Susan Kelliher, a teacher at Sandwich Integrated Preschool, said she has been “astounded” at how well her 15 students have handled the transition to life during the pandemic.
Each day, Ms. Kelliher sends a video to her students, a message, she said, “that their teacher still cares about them and that [she’s] still a presence in their life.” In addition, she leaves optional workbook pages for the students in a box in her front yard.
Twice during each week, Ms. Kelliher hosts a “Zoom share” with her students and watches them learn to manage the logistics of virtual communication. She said she “feels confident that they are still engaging and want to engage in this very difficult platform.”
Ms. Kelliher said her students do not see the ongoing pandemic as a crisis because their parents are “the focus of their world.”
“Absolutely everything about them is endearing and optimistic, and this has not tainted that outlook,” she said.
Ms. Clarkin has seen similar attitudes from her students.
“They are in the moment and they enjoy what they’re doing,” she said.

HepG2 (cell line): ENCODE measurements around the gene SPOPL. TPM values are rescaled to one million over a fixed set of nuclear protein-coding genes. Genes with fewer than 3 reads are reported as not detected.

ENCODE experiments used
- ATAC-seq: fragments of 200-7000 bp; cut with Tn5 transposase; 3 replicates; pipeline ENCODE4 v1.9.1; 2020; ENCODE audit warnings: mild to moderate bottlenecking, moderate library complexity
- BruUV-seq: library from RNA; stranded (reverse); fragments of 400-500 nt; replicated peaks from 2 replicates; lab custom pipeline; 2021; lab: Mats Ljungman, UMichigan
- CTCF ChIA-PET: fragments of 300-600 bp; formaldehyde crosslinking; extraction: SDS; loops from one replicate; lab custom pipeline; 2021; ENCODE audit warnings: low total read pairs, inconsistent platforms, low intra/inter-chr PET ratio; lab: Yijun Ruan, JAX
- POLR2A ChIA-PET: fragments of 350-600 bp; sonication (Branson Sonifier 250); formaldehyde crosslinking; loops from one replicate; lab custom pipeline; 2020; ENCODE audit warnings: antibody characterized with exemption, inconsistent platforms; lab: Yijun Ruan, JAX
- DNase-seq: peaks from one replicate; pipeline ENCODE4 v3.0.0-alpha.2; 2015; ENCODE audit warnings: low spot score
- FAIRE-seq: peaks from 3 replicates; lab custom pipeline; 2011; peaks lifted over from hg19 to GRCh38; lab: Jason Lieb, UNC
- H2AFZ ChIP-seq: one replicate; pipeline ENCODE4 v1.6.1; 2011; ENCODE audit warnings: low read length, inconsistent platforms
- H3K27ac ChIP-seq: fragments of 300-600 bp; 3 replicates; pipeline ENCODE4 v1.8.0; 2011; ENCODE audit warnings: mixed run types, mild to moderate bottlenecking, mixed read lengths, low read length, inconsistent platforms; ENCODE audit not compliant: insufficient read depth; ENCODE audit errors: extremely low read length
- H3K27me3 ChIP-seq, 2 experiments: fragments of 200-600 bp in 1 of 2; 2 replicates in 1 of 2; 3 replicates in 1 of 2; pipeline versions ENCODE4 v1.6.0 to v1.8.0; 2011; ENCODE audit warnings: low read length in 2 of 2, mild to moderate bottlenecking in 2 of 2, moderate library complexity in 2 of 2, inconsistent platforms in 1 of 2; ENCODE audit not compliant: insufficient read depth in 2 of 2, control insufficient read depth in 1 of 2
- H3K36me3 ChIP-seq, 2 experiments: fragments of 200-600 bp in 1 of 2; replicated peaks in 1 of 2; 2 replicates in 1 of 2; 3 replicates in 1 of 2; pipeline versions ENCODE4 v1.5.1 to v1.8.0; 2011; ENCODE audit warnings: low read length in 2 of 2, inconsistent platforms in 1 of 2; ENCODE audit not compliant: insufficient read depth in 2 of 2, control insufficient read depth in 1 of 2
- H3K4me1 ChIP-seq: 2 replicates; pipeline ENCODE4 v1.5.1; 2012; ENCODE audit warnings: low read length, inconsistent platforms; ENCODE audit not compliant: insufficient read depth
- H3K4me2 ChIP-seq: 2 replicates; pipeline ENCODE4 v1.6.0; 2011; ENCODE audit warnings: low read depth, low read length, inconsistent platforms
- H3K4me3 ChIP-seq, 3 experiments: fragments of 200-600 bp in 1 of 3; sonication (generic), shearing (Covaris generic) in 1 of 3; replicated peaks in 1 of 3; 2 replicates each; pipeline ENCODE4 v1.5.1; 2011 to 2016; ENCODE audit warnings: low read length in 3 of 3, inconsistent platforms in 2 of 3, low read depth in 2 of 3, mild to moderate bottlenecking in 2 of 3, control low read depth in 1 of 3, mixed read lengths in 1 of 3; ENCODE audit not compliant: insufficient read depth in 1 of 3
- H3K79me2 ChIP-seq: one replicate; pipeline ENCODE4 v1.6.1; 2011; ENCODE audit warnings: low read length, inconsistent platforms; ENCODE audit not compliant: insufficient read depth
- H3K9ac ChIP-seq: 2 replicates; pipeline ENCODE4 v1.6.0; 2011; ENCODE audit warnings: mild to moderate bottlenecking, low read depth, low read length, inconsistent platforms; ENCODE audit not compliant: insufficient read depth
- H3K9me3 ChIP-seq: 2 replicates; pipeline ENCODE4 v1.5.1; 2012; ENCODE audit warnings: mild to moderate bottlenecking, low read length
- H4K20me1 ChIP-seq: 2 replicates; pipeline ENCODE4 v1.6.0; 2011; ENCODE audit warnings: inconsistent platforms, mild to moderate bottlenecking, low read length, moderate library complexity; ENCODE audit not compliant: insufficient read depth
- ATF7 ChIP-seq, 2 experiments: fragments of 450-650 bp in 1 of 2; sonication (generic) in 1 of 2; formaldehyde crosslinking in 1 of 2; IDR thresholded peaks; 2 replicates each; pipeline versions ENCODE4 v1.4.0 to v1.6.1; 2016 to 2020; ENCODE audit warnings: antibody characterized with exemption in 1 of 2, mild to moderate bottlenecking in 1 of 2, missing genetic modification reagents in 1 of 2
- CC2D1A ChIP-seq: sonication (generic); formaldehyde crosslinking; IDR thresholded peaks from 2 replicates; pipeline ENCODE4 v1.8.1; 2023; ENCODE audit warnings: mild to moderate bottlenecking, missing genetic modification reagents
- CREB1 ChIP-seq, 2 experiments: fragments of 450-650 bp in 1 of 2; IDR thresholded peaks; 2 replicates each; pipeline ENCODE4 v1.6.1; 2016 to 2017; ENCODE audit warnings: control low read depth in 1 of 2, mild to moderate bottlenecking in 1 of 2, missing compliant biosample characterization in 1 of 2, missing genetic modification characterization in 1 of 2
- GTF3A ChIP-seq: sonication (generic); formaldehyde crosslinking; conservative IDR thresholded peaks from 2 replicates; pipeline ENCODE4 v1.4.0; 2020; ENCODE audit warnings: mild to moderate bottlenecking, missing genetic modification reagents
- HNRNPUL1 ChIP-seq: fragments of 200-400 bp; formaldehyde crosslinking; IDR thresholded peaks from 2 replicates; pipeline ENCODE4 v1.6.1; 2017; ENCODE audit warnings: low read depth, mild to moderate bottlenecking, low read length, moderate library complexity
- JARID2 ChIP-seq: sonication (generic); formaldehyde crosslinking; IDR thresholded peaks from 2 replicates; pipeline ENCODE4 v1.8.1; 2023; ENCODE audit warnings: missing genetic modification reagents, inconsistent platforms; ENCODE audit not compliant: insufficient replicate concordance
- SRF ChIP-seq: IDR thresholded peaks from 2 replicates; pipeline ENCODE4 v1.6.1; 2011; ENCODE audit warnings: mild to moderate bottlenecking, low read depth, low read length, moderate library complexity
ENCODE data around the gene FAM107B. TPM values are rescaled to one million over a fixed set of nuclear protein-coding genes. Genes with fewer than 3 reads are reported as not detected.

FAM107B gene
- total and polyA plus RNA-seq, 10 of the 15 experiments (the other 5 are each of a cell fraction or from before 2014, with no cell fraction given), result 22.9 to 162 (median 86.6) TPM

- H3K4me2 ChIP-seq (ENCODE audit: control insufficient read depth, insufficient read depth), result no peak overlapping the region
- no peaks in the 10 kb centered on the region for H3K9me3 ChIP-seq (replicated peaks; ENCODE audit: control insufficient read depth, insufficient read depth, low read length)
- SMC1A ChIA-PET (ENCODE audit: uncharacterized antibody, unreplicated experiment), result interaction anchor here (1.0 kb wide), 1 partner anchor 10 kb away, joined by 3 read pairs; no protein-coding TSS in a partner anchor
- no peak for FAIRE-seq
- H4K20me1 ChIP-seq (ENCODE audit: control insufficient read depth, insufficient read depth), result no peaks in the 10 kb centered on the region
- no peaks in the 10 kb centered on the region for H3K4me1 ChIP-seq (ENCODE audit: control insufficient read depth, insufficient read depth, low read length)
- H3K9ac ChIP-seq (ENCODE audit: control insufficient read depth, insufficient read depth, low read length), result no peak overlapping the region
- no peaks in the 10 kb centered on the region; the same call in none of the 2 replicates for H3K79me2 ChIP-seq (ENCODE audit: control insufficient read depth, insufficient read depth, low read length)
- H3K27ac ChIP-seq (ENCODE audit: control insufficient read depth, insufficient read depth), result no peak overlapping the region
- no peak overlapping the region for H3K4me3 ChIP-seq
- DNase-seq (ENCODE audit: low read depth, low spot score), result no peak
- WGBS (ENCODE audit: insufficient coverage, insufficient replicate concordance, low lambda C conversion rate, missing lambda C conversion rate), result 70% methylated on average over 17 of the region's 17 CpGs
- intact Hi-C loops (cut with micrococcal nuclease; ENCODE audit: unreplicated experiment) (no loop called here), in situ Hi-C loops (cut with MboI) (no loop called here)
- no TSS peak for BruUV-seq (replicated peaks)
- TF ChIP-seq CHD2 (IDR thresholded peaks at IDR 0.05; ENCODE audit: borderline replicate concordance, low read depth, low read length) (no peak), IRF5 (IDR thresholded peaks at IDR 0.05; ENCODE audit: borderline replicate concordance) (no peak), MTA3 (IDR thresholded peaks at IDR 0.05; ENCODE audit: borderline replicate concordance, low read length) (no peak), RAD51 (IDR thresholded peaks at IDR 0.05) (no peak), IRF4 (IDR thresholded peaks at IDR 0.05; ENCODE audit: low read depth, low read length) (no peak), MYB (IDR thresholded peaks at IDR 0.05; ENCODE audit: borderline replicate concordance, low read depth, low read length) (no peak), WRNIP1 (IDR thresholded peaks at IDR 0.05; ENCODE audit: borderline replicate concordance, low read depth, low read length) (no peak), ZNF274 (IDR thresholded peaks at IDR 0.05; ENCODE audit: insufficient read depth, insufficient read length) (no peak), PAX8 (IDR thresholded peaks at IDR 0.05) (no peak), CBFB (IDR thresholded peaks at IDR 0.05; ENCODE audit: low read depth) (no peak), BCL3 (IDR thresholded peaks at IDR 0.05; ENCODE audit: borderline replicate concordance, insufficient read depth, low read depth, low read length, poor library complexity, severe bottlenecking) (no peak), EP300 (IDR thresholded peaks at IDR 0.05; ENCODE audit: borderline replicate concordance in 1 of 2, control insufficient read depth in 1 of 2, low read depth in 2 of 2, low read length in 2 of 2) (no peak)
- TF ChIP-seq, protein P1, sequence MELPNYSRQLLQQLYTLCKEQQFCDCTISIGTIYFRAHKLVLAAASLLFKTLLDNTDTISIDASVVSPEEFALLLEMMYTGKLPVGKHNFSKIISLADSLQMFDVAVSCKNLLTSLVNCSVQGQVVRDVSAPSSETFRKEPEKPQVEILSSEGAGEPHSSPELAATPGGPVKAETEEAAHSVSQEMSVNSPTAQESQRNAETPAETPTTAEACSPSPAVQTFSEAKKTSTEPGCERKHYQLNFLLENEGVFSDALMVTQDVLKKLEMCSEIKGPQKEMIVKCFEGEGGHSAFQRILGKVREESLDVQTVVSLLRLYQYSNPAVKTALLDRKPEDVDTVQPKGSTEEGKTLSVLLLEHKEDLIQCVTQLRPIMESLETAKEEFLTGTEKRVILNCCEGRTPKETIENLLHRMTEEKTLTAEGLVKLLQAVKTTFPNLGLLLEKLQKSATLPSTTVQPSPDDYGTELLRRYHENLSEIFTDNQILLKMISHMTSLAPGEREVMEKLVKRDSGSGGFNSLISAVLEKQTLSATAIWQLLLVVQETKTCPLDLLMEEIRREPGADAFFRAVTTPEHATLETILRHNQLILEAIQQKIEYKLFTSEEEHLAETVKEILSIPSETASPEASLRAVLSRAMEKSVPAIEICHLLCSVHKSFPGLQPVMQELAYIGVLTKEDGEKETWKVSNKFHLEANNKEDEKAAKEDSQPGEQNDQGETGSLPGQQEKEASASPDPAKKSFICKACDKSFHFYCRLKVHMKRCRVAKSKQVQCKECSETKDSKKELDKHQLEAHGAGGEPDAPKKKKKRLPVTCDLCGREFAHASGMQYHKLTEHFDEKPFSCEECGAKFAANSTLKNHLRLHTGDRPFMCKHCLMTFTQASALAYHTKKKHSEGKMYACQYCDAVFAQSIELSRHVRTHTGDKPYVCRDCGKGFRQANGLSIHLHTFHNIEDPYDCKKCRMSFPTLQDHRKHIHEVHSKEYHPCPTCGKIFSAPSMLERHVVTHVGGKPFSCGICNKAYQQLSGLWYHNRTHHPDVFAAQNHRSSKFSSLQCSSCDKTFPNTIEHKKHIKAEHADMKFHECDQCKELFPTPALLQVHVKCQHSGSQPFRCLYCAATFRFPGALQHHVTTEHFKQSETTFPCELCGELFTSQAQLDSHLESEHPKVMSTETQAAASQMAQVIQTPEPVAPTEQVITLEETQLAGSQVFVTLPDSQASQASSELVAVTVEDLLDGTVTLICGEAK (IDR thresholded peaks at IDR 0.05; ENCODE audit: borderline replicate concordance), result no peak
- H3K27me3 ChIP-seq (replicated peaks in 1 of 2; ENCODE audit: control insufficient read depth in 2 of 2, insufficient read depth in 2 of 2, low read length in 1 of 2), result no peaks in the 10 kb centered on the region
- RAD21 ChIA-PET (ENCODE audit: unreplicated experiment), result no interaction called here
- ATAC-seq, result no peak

Kelly Mooney, student services director and early childhood coordinator at Bournedale Elementary School in Bourne, said that preschool students continue to engage with their teachers and other support personnel through small groups, circle times and direct services in virtual platforms such as Zoom and Google Meet.
She said the transition to virtual schooling was “amazing” and that the district’s preschool teachers “immediately embraced” remote learning.
The routines of the regular school day are more easily replicated in virtual space than the unstructured moments of free play that occur throughout the day, she said. To replicate these parts of the day, teachers are providing activities to families that children can do without direct guidance from a teacher.
Paul LaBelle, principal of the K.C. Coombs School in Mashpee, which serves students from preschool to 2nd grade, said that in the initial moments of the school closure he felt as though he was building an airplane as he flew it, but as time has passed the teachers and staff have “found their groove.”